PARIS, March 1 (AFP) – The spokesman for a far-left pro-independence movement in the western French region of Brittany went on trial Monday for complicity in the 2000 bombing of a McDonald’s fast-food restaurant that killed a waitress.
Gael Roblin, 31, was one of 11 suspected Breton nationalists who appeared before a special criminal court in Paris in connection with a spate of explosions between 1993 and 2000.
The killing of 27 year-old Laurence Turbec in the Brittany town of Quevert in April 2000 was seen as an aberration from the Breton Revolutionary Army’s (ARB) generally low-level campaign of violence, and prompted both it and its political wing Emgann to renounce the armed struggle.
Roblin, a former rock singer who became Emgann’s spokesman in 1996, is accused of complicity in the McDonald’s attack and faces a possible sentence of life in prison if convicted. Investigators have not established who actually planted the device.
“Nothing in the dossier can lead for one moment my client either to appear as a member of the ARB or to have designated targets of any kind. As far as I am concerned, I will be asking for an acquittal,” said Roblin’s lawyer Vincent Omez.
Omez was expected to argue that the three and a half years that Roblin has spent in jail before coming to trial were an infringement of his human rights. Five others of the accused are in custody, and the rest are at liberty for their trial.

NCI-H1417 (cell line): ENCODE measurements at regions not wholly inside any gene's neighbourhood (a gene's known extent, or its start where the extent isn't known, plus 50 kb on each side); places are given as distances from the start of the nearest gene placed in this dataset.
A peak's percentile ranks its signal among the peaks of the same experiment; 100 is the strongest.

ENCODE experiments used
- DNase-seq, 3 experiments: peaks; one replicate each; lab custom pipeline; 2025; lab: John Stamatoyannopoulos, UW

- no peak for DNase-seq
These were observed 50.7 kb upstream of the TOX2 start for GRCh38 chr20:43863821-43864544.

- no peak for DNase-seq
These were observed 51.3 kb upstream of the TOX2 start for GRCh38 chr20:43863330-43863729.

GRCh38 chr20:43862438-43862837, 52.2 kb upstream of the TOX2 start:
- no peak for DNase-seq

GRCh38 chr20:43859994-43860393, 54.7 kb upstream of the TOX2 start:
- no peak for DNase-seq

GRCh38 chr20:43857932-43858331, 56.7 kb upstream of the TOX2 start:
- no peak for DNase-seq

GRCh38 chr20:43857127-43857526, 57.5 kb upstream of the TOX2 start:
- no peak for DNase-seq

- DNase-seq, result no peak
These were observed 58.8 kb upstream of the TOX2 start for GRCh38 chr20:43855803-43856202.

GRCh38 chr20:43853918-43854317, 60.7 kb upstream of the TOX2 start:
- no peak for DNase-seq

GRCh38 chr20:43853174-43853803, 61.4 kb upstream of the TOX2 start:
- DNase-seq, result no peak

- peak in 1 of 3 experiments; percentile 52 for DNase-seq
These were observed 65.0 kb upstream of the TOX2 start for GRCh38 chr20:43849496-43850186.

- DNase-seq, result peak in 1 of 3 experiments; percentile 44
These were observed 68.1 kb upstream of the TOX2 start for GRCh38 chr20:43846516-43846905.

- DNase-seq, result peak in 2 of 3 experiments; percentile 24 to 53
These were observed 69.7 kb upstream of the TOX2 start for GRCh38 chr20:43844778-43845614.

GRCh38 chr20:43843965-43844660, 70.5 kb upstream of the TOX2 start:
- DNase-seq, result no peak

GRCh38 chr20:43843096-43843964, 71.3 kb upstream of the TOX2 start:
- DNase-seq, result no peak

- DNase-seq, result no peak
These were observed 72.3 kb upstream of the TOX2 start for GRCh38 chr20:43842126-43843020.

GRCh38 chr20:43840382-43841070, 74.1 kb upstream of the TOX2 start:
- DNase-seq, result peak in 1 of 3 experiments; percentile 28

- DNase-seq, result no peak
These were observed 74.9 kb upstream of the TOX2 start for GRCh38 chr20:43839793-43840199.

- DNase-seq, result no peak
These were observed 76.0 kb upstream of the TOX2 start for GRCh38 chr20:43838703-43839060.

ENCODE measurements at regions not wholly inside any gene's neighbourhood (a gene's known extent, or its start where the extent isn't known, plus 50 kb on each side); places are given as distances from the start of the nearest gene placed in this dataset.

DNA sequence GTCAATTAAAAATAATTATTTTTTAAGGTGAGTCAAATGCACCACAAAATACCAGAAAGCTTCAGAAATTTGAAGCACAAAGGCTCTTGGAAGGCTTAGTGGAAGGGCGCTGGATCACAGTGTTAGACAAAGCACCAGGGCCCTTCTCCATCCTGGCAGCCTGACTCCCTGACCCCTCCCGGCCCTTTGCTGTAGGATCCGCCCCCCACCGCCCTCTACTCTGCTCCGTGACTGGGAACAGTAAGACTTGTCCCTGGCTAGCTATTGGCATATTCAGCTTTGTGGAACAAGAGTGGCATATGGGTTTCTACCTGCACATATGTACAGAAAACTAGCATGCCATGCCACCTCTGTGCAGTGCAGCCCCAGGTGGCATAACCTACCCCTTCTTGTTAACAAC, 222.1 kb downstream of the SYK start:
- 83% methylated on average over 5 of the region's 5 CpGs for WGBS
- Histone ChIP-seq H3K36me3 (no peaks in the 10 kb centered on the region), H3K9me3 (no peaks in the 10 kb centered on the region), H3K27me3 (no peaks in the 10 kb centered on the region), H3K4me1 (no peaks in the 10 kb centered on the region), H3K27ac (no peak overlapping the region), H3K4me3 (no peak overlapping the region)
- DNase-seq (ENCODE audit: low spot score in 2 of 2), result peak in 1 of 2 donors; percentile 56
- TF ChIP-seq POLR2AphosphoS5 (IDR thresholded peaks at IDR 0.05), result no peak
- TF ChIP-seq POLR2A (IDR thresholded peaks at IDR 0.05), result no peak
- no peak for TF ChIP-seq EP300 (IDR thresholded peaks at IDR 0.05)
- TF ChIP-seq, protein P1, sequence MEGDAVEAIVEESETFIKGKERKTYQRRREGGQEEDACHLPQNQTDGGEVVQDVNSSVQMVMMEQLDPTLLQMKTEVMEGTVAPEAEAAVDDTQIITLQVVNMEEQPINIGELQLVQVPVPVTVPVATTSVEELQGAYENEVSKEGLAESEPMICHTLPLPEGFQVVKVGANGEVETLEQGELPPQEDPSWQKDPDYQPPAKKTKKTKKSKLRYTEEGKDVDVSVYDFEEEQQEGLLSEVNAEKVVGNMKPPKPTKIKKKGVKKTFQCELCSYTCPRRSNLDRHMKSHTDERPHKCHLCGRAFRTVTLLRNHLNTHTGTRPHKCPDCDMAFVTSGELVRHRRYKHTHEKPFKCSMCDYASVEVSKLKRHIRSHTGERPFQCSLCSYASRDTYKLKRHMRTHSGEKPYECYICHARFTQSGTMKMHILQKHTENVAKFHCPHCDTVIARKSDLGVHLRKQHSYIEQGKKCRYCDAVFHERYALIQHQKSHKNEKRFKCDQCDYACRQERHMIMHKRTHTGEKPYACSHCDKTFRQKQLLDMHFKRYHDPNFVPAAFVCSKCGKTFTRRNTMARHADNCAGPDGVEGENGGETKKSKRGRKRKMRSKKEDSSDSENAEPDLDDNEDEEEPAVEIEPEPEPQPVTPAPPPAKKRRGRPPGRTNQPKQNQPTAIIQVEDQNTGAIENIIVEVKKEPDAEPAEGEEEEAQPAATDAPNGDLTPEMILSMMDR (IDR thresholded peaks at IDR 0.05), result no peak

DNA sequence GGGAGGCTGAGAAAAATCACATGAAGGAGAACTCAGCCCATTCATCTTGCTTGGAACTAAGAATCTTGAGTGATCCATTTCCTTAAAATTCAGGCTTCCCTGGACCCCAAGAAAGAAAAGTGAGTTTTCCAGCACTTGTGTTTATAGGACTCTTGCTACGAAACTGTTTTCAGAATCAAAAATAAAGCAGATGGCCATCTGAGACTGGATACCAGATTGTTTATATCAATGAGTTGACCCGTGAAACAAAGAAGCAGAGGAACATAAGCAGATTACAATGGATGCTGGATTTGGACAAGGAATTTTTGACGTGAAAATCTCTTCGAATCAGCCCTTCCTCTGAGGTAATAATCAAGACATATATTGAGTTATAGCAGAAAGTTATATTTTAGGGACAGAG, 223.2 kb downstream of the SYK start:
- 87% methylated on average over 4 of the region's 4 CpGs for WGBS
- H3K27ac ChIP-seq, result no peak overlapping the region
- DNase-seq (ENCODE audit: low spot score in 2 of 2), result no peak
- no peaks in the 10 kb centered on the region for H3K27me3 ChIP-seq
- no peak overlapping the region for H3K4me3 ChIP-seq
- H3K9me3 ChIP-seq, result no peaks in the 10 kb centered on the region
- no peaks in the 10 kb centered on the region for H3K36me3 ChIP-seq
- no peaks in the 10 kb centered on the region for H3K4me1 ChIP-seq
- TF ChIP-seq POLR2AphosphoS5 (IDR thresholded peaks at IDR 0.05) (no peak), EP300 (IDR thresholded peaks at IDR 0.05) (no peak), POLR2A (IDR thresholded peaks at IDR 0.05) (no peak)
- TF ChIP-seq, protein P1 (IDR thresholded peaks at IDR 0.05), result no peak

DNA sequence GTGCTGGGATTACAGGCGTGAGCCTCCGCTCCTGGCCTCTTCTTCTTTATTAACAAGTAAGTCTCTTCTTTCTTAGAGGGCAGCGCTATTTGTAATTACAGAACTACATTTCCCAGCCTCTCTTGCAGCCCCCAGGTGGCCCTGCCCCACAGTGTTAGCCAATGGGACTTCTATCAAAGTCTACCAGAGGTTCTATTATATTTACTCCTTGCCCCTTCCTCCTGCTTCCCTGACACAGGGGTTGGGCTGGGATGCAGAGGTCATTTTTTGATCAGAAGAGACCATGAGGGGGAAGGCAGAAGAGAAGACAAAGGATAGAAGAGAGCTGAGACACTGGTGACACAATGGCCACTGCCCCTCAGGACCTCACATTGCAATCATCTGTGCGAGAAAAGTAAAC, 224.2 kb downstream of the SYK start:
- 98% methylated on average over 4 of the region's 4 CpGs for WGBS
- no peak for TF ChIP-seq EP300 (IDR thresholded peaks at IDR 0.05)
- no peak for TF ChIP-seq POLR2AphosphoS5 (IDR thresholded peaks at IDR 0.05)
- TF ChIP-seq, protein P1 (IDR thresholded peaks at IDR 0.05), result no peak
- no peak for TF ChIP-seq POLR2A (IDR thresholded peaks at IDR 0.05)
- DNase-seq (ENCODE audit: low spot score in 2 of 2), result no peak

Breton nationalist sympathisers were joined in the courtroom by left-wing campaigner and former bishop Jacques Gaillot who said, “They have been in jail too long. They have been hounded by the justice system. It’s as if they’ve been judged before they were even tried.”
The trial is due to end on March 26.Pro-independence militants planted a series of small devices at symbolic targets in the 1990s, but investigators believe their methods became more deadly after they acquired powerful explosives in a joint raid carried out with the Basque separatist group ETA in 1999.
The Celtic people of Brittany were united to the French crown in the 16th century. The nationalist movement which grew up in the 1960s has concentrated mainly on asserting the region’s cultural and lingustic autonomy, and there is only tiny support for political separation from France.
In 2002 legislative elections the mainstream separatist movement – the Breton Democratic Union (UDB) – won just 1.5 percent of the vote.
Subject: France news